About eight miles northwest of Seminole Canyon State Park is the old townsite of Shumla. Yet another stop along the Galveston, Harrisburg, & San Antonio Railroad, this station, situated on the north side of the tracks got its start at the same time as the other railroad towns of the area – 1882. The year before, hundreds of Chinese and European immigrants worked to connect the eastern and western halves of America’s second and southern-most transcontinental rail line.
When we visited, there were only a scattering of buildings left and a reader advised us that they were slated to be torn down. See Full Article HERE.
This large rock shelter was the scene of several prehistoric buffalo jumps. More than 11,000 years ago, during the early Paleoindian era at the end of the last Ice Age, the people of the time began to stampede herds of buffalo over the edge of a cliff overhanging the shelter in a narrow box canyon that empties into the Rio Grande River. This technique of stampeding buffalo off a cliff is usually associated with the Plains Indians, hundreds of miles to the north. Bonfire Shelter is southernmost buffalo kill-site in North America and is also the oldest known site.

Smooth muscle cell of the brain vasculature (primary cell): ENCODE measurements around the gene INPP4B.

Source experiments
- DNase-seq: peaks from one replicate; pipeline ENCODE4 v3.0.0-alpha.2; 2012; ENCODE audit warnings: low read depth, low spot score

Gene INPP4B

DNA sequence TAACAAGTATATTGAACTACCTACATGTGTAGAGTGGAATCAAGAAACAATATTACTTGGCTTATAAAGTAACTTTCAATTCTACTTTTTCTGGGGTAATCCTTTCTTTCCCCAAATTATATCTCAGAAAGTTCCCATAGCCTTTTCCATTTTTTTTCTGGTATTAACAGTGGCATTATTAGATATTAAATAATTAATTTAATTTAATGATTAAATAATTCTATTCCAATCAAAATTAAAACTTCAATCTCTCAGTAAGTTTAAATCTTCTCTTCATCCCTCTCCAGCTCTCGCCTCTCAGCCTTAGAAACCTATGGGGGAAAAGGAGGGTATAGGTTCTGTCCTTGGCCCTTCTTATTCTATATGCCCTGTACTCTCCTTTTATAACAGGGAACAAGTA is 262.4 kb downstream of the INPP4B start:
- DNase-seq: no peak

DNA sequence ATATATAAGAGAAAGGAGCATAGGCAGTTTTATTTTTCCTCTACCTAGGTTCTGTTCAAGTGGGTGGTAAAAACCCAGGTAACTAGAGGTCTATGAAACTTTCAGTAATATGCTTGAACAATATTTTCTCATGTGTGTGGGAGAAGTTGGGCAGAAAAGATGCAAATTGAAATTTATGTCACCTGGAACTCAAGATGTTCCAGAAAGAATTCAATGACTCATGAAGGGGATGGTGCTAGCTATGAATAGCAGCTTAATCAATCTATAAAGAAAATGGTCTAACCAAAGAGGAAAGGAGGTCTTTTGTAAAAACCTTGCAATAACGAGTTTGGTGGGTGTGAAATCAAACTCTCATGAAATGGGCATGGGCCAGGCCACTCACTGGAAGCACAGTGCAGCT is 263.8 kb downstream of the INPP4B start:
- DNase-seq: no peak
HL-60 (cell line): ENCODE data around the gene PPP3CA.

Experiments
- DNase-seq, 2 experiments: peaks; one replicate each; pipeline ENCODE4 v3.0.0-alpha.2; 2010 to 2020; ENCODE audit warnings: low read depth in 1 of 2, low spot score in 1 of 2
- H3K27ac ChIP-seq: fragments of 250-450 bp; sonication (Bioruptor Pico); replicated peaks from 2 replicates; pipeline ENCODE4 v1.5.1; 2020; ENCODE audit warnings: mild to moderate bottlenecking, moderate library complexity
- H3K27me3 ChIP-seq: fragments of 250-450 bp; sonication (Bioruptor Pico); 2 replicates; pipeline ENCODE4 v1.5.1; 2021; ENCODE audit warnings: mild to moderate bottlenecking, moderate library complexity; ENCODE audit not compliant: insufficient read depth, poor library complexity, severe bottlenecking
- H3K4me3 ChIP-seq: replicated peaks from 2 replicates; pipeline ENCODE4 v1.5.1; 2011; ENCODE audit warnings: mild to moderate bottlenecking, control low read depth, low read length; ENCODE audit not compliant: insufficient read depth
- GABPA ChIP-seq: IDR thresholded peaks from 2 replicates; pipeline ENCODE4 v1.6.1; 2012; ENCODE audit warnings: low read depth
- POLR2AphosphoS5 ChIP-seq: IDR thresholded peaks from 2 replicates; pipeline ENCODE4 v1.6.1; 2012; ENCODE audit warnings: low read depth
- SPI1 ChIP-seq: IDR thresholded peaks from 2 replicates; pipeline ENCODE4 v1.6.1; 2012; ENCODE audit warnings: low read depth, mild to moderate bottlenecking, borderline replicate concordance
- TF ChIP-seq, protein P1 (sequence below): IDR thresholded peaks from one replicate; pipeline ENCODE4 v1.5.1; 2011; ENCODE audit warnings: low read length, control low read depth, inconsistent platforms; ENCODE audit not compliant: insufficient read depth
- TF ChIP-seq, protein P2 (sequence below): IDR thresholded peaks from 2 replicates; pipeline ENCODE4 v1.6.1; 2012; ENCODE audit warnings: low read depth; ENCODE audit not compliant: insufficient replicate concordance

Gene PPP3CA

Stone tools, including Paleo-Indian arrowheads and radiocarbon dating of charcoal from small hearths, date to 10,000 years ago, when herds of the giant bison were driven over the cliff above. The most recent evidence shows that about 800 B.C., Late Archaic hunters succeeded, on at least one occasion, in driving as many as 800 buffalo off the same cliff. Killing far more than they could make use of, they left behind a rotting heap of partially butchered carcasses, that spontaneously combusted in an intense blaze that reduced most of the bones to ash. From this event, is where the shelter takes its name. See Full Article HERE.